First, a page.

By KAY MATTHEWS
We (my son, granddaughter, and I) arrived at the Diocese of Las Cruces Project Oak Tree bunker (storage unit) right on time with our truck full of donations from our generous norteño friends: the folks gathering donations for the Embudo Valley Library yard sale (facilitated by Karen Cohen); clothing, toys, and books from Jean Nichols and fellow volunteers at the ReUse Center and SPOT office in Peñasco; clothing from Deborah Begal of Española and the Rochesters of Rancho Nambe; Taos Mountain Energy Bars from Jakob Schiller (my son); and money from several Dixon folks whose names I don’t know. Lucy Collier and Peter Malmgren always take care of my dogs so I can make these trips south.
The volunteers gathered at the bunker had plenty of work to do while waiting to hear if immigrants would be dropped off by ICE (Immigration and Custom Enforcement) where they are held in detention centers and processed for movement to families and sponsors across the country. The volunteers were many loyal Las Cruces citizens, like coordinator Sylvia Corona and Delia Narváiz, who is 84 years old, several Santa Fe Spanish speakers, and Sayrah Namaste from Albuquerque, who runs the “adopt a shelter” for the Diocese of Las Cruces. Clothing was sorted into gender and age, from babies to adults. Toys, toiletries, and medical supplies were sorted and set aside in the bunker. With so many more migrants coming across the border, the city and county of Las Cruces, as well as other religious denominations, have stepped up to try to help the Catholic Diocese, under the direction of Annunciation House in El Paso, that runs the shelters in both El Paso and Las Cruces. With new shelters coming on board the situation can be chaotic but there will be better accommodations (see later in the article for specifics) for the thousands of refugees. ICE is supposed to notify the shelters the day before it plans to bring the immigrants so that volunteers can offer them food, clothing, and a night’s rest before they leave for their families or sponsors across the country. Deacon Lonnie Briseño, head of Project Oak Tree, and other volunteers work throughout the day to make sure everyone has a ticket for the bus or plane that will take them there.
This time, however, the Central American immigrants were brought by the Border Patrol to the Doña Ana County Triage Center instead of the shelter run by Project Oak Tree. We didn’t know why, but early the next morning Deacon Lonnie called Sylvia Corona to tell her that volunteers were needed at the Triage Center, especially for the children, and off we went, our truck loaded with donated bicycles and toys (if anyone has a children’s bike, especially appropriate for 5 to 12 year olds, please let me know and I’ll make arrangements to get it to Las Cruces). A group of about 40 people, comprised of fathers, mothers, and children ranging in age from under two to pre-adolescence, were all crowded in a room while papers were processed and food was brought in by food truck. The immigrants would be sent out the same day they arrived: no day of rest as provided by the Diocese shelters.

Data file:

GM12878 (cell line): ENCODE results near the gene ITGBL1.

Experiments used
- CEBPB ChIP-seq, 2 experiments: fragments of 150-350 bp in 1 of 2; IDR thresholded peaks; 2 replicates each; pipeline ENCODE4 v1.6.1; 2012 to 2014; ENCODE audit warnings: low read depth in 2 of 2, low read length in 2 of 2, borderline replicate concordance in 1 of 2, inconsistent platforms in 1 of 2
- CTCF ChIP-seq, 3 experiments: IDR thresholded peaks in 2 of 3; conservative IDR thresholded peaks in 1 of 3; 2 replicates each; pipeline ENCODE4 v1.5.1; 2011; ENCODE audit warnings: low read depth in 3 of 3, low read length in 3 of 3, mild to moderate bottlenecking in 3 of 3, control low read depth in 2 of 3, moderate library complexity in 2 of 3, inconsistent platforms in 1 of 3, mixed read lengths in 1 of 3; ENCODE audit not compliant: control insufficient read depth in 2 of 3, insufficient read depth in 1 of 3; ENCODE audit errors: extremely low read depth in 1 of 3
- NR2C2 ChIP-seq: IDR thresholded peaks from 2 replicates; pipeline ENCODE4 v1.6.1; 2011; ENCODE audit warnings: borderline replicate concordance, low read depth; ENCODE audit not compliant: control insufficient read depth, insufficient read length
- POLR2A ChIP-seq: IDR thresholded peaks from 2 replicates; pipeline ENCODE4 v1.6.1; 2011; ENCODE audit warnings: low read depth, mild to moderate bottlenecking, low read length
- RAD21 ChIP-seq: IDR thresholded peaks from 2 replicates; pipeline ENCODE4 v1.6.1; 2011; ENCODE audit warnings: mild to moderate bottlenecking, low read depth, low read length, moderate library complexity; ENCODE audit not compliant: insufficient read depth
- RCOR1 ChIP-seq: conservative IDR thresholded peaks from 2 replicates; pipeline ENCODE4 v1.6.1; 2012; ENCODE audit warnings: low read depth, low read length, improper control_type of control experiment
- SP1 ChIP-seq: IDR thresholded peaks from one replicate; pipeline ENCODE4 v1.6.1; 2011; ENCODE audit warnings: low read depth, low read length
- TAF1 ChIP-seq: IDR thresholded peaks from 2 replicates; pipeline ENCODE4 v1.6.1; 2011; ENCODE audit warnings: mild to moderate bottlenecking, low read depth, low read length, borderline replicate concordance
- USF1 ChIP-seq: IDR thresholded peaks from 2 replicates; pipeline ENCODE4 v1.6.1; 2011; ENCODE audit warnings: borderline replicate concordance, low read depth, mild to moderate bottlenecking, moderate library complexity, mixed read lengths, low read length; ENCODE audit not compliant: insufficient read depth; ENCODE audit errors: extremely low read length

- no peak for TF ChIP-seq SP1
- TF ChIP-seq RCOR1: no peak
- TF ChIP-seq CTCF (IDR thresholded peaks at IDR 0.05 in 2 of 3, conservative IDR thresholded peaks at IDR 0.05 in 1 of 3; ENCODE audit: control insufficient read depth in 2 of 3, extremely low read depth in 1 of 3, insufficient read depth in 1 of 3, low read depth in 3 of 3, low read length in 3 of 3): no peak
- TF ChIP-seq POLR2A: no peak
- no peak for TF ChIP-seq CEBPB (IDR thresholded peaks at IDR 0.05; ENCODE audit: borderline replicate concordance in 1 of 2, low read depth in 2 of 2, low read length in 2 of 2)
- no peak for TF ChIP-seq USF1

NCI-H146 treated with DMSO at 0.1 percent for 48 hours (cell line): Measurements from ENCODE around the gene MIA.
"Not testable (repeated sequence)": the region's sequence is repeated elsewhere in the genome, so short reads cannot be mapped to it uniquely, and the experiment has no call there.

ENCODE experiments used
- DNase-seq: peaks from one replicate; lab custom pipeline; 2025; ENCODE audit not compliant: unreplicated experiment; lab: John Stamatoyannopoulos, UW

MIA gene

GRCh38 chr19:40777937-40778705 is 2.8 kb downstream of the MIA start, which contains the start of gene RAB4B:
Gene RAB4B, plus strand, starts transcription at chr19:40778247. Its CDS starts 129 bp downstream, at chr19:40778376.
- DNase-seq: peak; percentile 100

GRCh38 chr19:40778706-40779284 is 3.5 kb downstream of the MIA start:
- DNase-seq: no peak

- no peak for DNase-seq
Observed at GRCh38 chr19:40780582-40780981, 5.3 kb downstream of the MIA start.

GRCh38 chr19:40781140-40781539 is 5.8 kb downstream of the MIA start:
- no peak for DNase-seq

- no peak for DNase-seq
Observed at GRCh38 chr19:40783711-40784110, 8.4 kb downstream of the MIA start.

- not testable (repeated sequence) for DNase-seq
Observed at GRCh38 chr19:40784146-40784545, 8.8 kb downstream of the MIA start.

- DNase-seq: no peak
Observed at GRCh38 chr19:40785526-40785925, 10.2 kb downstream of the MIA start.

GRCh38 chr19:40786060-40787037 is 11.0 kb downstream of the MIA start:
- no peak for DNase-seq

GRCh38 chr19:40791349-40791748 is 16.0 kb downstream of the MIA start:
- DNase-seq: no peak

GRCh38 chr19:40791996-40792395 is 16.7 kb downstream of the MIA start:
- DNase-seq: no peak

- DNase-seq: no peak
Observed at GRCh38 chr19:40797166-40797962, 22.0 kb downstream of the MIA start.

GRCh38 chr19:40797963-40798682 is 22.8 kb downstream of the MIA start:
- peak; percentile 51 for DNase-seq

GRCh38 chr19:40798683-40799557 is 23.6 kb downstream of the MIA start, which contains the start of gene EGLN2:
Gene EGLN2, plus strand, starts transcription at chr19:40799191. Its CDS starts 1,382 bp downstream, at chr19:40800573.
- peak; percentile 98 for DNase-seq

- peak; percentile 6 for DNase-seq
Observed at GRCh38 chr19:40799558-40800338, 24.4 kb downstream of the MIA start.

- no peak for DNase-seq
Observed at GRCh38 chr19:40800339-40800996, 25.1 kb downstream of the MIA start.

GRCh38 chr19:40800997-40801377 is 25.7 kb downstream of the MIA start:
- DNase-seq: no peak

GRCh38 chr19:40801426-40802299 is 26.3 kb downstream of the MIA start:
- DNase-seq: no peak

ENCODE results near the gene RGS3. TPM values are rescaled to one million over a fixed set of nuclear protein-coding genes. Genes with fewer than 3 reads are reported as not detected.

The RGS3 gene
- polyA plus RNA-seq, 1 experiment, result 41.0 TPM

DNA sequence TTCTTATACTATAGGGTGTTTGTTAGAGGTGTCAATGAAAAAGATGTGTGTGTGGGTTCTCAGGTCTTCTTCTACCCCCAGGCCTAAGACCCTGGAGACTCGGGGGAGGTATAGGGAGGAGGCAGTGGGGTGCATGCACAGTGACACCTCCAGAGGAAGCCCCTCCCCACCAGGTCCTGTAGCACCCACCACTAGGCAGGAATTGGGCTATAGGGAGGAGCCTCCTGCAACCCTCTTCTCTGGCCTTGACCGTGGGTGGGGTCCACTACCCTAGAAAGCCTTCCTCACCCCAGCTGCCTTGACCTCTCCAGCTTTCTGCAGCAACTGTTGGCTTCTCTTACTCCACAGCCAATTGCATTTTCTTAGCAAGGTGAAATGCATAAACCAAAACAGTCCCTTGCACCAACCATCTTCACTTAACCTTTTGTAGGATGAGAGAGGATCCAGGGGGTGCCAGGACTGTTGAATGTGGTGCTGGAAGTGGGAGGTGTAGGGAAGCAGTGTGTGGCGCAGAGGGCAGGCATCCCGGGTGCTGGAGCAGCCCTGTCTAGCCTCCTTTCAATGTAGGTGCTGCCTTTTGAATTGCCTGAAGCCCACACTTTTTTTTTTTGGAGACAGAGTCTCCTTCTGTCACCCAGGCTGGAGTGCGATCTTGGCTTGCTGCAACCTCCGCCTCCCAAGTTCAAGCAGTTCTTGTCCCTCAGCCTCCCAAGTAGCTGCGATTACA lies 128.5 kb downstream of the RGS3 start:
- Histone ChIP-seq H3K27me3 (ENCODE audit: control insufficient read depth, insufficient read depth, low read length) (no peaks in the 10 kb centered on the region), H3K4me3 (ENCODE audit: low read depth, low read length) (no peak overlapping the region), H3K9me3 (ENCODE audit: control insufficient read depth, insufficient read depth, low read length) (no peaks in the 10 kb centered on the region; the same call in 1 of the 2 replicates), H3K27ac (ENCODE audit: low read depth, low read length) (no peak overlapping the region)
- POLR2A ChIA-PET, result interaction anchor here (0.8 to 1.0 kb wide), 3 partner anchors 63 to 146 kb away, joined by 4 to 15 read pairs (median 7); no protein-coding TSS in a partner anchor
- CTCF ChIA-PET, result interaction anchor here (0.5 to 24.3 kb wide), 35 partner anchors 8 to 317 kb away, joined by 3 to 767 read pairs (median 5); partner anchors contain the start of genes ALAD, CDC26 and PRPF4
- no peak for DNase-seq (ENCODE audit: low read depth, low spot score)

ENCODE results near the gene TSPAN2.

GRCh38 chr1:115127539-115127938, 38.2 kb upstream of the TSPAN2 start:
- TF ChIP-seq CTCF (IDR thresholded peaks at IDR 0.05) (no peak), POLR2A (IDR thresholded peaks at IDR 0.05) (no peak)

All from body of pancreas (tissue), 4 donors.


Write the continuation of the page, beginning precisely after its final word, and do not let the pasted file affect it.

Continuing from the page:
And so we played with children. Outside, some flew around the parking area on the bicycles in gleeful abandon. Some of them had never ridden a bike before so we recreated the days when we taught our own children to ride (my granddaughter Lucia was with us and had just learned to ride with help from her dad). I also sat in a small patio area with several lovely pre-adolescent girls who spent hours working on word puzzles in the Healthy Kids coloring books that Jean Nichols sent down. The words were all in English, but they were able to match the letters and I told them what they meant in Spanish. The younger girls and boys colored pictures in the books that depicted health lessons in both Spanish and English. They were all from Guatemala and Honduras; they were going to Maryland, Alabama, Washington, North Carolina, and beyond.
The father of one of the girls accompanied her whether she was outside riding a bike or on the patio coloring, never taking his eyes off her. At 11 years old she was full of life: smiling, riding the bike at full speed, jumping rope, talking with the other children. Jakob and I fell into conversation with her dad, whom I’ll call Raúl, a farmer from the village in Huehuetenango, Guatemala. When we asked him how big his farm was, by comparing it to where we were sitting in a small parking lot, he kept saying “Mucho más pequeña,” much smaller. Here he grew corn, potatoes, and beans. He couldn’t make a living from the farm and was on his way to Alabama, where his brother worked in a chicken processing plant. His brother’s entire family was still in Guatemala; Raúl’s wife and other children remained behind as well. They would work until they had the money to bring the rest of the families to Alabama.